Fights with your partner are inevitable but they have their pros and cons. Sure, the entire time that you are fighting may seem like a waste of precious moments you could have spent being happy together, but they can also help you understand each other better and feel a lot closer after you’ve made up. However, whether it is a minor disagreement or a full-blown argument, fights can be had in a healthy manner and respectfully.
In an interview from a while ago that resurfaced recently, Salma Hayek shared the secret behind her long and successful marriage. She revealed that they have a good relationship because whenever they fight, they look for a solution without playing the blame game. She had also mentioned that in more than a decade of being together, her husband never said anything nasty when they fought. These little things make a lot of difference.
You may share great compatibility but as two individuals with independent thought processes, you will disagree on several things. Some of your fights may seem trivial after you’ve cooled down while some may take some time to bounce back from. It’s perfectly normal to have conflicts with your partner but the way each one behaves during these is what determines the future of your relationship.
If you tend to get too blunt during a fight, here’s how you can control what you say to your partner, who doesn’t deserve to be burnt by your words.
Be mindful of your emotional state
When I was younger, I used to give impulsive, emotionally-charged reactions in conflicts with my partner, but I realised it was an unhealthy way of responding to situations. Now, I assess the situation and speak while maintaining composure. When you’re emotionally stimulated, it’s hard to focus on what your partner is saying or see the larger picture. If you feel your mental state is influencing your responses, start practising taking a minute to think before you speak. You may even excuse yourself from the argument and return to the discussion when you can offer a neutral stance.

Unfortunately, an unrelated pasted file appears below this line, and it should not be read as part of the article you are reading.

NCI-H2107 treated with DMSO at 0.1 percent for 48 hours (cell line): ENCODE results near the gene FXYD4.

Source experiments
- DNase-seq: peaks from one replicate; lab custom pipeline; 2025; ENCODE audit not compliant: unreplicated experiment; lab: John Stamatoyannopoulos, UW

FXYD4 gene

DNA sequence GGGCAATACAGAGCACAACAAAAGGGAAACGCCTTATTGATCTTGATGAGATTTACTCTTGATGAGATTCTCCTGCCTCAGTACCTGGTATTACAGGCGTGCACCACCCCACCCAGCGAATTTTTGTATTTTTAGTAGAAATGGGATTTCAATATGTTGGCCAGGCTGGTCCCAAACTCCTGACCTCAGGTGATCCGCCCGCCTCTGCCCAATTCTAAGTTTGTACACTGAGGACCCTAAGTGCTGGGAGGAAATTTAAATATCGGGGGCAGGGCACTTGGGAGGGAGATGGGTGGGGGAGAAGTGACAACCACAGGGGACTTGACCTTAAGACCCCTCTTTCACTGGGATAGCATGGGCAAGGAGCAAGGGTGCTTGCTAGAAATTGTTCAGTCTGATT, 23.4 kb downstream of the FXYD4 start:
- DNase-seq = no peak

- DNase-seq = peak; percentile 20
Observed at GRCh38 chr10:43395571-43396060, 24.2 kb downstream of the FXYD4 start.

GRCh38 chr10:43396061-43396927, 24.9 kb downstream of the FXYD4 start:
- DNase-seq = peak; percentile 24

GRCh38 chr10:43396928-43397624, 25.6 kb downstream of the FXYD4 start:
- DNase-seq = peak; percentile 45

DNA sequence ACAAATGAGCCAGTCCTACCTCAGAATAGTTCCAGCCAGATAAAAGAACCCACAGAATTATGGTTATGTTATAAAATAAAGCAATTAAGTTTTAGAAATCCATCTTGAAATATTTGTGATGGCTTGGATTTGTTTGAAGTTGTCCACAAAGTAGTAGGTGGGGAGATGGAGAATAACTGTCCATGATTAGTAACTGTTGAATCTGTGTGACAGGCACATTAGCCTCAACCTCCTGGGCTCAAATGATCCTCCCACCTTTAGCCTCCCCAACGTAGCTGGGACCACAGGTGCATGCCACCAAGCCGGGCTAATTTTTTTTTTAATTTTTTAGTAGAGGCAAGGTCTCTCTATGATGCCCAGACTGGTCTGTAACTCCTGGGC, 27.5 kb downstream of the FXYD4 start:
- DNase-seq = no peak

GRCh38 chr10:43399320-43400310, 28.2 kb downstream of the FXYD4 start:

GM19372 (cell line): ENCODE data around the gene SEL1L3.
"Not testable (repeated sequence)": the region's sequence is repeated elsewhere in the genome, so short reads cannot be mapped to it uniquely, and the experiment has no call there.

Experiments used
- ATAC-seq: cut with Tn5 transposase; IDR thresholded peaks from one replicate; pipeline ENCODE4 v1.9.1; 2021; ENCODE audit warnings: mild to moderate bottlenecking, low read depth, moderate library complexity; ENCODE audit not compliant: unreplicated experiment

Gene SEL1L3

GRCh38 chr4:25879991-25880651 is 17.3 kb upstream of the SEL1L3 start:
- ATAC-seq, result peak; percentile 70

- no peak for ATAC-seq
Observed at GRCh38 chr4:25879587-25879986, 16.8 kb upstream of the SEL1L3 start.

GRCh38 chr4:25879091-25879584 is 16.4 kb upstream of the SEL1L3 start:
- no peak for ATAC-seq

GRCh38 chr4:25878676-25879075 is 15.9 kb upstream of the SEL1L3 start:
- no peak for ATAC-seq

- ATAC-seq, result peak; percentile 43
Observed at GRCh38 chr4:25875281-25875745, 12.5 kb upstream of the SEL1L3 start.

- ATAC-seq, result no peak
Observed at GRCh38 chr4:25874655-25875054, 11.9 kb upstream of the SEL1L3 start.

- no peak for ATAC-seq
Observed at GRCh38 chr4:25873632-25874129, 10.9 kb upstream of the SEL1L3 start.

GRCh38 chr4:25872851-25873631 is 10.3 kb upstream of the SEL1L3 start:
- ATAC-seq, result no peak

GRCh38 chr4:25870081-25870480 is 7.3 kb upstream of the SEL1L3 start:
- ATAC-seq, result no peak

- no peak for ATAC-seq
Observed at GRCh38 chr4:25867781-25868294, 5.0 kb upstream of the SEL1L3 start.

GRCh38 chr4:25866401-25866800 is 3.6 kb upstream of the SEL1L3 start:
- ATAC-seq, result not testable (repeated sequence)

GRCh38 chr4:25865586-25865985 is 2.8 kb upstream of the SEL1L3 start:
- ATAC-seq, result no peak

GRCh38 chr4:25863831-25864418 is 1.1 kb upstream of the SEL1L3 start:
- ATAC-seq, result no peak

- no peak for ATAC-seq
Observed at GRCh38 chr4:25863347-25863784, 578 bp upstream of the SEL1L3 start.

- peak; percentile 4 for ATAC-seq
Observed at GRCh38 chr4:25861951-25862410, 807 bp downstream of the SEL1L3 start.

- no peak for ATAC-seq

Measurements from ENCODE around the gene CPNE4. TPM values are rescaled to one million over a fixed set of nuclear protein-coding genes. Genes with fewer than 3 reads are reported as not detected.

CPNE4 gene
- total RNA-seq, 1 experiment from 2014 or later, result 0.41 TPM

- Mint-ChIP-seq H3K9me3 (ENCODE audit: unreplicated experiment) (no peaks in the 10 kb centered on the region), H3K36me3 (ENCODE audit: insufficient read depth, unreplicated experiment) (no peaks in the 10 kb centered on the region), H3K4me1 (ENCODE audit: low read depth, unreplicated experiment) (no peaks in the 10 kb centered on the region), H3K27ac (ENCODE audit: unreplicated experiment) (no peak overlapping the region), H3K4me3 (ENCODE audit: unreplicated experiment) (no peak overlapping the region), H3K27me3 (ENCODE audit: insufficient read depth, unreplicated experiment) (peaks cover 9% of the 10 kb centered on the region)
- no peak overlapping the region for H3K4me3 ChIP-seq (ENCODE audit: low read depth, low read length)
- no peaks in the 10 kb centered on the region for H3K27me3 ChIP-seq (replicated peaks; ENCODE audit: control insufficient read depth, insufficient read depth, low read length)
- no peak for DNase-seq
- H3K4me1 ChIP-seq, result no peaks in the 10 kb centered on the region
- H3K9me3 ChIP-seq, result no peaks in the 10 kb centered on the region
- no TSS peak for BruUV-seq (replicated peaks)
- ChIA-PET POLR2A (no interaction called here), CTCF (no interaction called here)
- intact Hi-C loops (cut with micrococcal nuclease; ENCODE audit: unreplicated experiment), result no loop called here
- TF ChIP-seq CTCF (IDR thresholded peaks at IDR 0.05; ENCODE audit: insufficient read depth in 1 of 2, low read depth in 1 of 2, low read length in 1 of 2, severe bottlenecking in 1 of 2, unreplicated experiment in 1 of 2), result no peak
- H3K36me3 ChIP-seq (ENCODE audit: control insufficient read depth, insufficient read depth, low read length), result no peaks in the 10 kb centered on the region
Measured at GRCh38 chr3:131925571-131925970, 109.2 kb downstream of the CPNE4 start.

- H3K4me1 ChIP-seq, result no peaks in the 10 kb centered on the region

Active listening is another crucial aspect of managing communication during a conflict. Instead of coming to a discussion with the sole intention of putting your point across, focus on what your partner has to say. This will help you understand their perspective and empathise with them. For your partner to feel heard, it's important to avoid interrupting or talking over them and use non-judgmental language. Never use phrases such as “you always” or “you never”.
Don’t bring up the past
Remember, when you close a fight and resolve your issues, make sure you do it wholeheartedly. Don’t act like it is okay if it’s not. Don’t collect ammunition to use in a future fight. It is essential to avoid using hurtful language or bringing up past mistakes during a conflict with your partner. The conversation should solely focus on the present issue, and whatever digresses you from the course of your discussion should be avoided.
Apologise if you say something hurtful
It’s important to acknowledge your share of mistakes, even if you feel a huge chunk is theirs. If you said something you shouldn’t have, genuinely apologise for it. Let them know you understand the impact your words had on them and you feel sorry for causing them pain. Admitting when one is wrong can help rebuild trust and strengthen the relationship.
Take a cool-off break
If you feel the conversation is not going anywhere because both of you are too emotionally charged, take a break to cool down. Revisit the issue at a later time when both of you feel calmer and are more open to discussion.